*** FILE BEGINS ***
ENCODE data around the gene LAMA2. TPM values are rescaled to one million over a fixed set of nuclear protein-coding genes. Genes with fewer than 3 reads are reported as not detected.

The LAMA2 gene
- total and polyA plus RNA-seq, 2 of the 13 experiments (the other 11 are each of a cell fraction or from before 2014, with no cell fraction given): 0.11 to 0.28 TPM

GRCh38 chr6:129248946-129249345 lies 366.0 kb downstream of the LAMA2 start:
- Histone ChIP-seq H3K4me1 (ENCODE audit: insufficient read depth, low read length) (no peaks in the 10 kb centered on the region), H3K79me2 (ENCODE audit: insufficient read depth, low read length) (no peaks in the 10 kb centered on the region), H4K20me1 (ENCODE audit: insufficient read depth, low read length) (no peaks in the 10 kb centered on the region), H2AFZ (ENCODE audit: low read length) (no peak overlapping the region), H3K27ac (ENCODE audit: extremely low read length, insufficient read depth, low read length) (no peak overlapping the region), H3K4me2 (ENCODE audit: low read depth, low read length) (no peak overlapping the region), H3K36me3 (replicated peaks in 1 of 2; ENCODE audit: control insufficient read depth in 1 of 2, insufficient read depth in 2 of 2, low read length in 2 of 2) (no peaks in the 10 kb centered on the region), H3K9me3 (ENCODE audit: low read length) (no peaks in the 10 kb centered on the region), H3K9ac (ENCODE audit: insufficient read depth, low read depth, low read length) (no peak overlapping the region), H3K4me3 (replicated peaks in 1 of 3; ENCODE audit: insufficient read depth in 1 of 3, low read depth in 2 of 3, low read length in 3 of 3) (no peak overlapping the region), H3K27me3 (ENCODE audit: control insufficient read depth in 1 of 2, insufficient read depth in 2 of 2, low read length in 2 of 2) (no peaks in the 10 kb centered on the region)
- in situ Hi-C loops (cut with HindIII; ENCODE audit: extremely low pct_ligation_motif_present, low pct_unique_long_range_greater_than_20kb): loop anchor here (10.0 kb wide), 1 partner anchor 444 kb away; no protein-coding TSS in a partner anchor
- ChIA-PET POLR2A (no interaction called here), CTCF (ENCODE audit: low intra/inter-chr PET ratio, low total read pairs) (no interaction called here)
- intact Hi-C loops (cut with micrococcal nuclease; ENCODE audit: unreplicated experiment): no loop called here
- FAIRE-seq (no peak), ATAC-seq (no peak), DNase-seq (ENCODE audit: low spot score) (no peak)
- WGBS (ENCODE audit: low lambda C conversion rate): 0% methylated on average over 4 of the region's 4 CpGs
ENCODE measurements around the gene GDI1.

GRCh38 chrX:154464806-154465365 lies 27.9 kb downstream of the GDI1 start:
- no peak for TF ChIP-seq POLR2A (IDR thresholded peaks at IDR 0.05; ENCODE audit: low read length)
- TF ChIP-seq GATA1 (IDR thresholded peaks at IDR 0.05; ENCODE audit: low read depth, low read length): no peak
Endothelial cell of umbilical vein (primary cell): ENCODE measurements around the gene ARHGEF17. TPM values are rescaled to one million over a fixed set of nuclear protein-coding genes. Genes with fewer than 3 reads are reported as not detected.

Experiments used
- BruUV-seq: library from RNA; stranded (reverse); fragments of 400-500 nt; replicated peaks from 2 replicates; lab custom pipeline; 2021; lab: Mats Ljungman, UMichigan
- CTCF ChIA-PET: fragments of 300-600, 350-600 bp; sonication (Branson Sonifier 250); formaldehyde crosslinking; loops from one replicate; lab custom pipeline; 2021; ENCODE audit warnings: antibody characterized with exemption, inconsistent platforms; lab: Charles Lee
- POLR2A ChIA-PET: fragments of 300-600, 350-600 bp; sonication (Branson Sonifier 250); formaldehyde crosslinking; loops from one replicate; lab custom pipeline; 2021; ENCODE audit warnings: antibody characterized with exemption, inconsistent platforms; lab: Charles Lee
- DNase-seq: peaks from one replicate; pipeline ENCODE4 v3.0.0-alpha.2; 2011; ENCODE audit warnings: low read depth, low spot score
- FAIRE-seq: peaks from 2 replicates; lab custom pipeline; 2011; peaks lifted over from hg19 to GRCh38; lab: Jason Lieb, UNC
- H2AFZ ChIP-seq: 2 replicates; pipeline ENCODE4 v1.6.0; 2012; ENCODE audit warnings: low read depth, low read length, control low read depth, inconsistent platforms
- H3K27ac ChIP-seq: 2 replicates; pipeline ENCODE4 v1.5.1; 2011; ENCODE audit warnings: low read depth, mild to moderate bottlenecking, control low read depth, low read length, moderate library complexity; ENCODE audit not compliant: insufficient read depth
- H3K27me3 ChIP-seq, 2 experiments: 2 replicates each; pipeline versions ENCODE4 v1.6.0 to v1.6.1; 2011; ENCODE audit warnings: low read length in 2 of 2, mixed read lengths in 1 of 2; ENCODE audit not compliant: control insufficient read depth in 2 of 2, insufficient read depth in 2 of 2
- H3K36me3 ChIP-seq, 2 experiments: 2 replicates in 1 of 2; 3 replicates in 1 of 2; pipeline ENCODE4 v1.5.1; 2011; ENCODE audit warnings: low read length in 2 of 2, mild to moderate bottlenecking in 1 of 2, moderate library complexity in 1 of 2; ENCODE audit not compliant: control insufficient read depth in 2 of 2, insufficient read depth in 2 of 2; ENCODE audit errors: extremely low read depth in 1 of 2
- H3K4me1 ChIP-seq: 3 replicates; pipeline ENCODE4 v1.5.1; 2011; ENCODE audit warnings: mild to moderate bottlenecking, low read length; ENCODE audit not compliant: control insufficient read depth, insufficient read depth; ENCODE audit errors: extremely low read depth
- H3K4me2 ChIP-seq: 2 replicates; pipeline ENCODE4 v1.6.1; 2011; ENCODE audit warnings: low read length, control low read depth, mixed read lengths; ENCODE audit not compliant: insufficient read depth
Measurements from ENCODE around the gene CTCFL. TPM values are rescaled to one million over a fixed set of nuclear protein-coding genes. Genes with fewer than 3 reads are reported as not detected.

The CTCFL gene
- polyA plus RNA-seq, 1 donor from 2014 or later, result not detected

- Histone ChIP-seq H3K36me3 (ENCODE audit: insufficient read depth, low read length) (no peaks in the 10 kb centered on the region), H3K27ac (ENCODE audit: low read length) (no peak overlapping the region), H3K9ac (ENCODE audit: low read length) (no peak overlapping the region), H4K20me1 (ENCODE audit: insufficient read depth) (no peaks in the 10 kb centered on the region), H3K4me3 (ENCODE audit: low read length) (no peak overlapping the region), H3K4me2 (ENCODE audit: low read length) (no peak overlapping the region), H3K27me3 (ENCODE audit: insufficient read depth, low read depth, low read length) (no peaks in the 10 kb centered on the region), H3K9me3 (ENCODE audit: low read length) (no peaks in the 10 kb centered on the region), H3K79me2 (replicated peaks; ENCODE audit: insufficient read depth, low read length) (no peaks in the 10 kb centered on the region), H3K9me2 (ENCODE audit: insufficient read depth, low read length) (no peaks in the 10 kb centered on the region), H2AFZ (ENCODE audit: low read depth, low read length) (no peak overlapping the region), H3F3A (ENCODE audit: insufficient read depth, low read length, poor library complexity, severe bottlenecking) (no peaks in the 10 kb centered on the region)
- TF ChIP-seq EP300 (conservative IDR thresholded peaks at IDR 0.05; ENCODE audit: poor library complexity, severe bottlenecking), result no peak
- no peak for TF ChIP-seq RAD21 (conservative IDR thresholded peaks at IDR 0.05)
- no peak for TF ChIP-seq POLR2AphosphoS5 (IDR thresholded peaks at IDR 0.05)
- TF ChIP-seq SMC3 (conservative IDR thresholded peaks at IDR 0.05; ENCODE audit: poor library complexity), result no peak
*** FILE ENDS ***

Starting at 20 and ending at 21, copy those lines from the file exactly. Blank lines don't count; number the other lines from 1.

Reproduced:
- DNase-seq: peaks from one replicate; pipeline ENCODE4 v3.0.0-alpha.2; 2011; ENCODE audit warnings: low read depth, low spot score
- FAIRE-seq: peaks from 2 replicates; lab custom pipeline; 2011; peaks lifted over from hg19 to GRCh38; lab: Jason Lieb, UNC